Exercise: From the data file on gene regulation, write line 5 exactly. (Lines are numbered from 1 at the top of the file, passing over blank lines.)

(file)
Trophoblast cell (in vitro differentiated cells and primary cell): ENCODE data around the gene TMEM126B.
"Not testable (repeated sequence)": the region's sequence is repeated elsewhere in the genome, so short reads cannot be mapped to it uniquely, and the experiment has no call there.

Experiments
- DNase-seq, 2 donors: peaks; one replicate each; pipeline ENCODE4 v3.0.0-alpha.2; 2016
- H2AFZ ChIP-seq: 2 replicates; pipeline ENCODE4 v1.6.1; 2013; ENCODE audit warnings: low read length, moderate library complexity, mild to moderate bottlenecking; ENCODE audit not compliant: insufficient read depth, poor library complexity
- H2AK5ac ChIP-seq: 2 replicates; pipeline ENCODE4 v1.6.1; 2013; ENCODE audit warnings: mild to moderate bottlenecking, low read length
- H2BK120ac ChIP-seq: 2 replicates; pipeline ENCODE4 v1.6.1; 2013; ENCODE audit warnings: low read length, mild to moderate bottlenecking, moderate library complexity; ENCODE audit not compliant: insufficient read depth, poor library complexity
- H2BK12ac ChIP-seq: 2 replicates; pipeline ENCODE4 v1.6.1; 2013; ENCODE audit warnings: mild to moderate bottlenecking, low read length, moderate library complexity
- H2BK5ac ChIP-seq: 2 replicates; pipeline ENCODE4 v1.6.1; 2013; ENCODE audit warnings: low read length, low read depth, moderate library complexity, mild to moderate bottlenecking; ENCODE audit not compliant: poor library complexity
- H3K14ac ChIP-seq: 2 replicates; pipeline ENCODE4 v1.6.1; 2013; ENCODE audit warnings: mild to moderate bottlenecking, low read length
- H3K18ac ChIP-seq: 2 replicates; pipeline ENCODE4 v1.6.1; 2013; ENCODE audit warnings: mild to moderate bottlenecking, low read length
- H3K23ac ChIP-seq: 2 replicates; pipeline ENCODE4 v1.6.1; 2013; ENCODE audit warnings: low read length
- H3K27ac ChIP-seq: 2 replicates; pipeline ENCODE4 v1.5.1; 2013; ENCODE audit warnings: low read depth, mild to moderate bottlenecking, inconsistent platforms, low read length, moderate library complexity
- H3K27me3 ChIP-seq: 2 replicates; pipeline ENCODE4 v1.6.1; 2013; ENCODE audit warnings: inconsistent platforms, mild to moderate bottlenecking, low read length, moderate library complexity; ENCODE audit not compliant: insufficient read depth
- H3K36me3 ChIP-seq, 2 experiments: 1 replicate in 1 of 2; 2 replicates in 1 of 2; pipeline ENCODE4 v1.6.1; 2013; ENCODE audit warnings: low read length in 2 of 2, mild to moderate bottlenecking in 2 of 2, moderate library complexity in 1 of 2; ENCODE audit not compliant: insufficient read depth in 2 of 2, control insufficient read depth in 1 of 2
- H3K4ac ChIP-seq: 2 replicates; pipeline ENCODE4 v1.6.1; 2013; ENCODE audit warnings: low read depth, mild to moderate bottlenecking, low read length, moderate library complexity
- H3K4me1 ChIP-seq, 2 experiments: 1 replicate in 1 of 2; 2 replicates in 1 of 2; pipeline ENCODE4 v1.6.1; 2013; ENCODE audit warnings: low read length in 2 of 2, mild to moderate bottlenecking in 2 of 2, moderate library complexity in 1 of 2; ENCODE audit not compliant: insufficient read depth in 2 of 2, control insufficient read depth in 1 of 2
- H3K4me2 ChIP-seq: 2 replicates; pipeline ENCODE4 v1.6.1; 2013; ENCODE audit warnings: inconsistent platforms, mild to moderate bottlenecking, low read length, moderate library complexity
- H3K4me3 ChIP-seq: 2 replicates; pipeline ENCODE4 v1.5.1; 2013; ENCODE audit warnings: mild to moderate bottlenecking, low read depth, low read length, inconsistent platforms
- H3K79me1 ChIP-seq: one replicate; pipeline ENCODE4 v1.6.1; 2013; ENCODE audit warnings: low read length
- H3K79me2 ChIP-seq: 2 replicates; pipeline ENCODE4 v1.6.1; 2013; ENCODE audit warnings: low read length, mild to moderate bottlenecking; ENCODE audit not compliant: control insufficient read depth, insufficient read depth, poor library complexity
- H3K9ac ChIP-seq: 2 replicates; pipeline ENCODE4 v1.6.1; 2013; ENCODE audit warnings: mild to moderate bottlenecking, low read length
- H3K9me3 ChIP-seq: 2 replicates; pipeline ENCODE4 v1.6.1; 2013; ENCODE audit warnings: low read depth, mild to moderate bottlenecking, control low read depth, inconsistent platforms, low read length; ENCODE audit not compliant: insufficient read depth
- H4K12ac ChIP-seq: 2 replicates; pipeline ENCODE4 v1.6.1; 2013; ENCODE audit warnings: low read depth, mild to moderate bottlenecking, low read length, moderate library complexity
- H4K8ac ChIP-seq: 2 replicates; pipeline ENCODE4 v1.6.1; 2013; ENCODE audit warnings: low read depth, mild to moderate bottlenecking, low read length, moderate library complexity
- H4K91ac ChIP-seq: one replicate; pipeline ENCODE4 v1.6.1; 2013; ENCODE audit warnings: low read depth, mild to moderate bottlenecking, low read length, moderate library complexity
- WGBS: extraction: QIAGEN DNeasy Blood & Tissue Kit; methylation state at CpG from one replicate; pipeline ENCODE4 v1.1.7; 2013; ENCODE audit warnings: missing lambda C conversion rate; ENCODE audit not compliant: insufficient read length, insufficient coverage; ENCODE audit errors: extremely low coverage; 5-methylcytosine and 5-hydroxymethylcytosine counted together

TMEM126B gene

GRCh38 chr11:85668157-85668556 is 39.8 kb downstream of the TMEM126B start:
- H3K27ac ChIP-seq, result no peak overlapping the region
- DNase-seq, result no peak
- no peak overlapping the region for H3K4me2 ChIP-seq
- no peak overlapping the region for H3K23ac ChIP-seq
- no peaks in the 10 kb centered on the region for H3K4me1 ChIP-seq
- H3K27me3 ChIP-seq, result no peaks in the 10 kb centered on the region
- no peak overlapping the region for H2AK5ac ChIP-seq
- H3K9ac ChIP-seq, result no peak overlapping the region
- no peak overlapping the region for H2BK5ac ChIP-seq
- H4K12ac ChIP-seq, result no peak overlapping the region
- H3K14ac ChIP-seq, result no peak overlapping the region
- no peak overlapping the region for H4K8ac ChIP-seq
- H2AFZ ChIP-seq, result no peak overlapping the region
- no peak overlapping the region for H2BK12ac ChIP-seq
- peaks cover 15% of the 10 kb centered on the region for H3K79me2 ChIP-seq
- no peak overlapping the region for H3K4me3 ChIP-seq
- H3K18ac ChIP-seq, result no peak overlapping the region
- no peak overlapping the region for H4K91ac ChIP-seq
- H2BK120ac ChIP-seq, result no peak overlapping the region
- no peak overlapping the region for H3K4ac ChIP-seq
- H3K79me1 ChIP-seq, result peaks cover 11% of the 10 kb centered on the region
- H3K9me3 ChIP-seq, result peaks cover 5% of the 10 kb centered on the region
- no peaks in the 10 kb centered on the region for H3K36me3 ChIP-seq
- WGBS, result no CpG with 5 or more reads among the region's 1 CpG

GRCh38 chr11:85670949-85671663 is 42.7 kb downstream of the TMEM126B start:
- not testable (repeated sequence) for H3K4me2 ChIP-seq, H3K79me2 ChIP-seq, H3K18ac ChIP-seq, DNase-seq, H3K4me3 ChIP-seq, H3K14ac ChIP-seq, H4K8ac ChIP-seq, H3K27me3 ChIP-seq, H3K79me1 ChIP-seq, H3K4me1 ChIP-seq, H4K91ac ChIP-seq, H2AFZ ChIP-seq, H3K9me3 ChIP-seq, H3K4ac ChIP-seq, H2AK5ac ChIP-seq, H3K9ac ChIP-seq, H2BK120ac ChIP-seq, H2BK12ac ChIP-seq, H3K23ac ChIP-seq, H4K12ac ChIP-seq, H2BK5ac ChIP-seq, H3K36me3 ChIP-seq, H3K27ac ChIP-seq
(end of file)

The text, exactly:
- H2AFZ ChIP-seq: 2 replicates; pipeline ENCODE4 v1.6.1; 2013; ENCODE audit warnings: low read length, moderate library complexity, mild to moderate bottlenecking; ENCODE audit not compliant: insufficient read depth, poor library complexity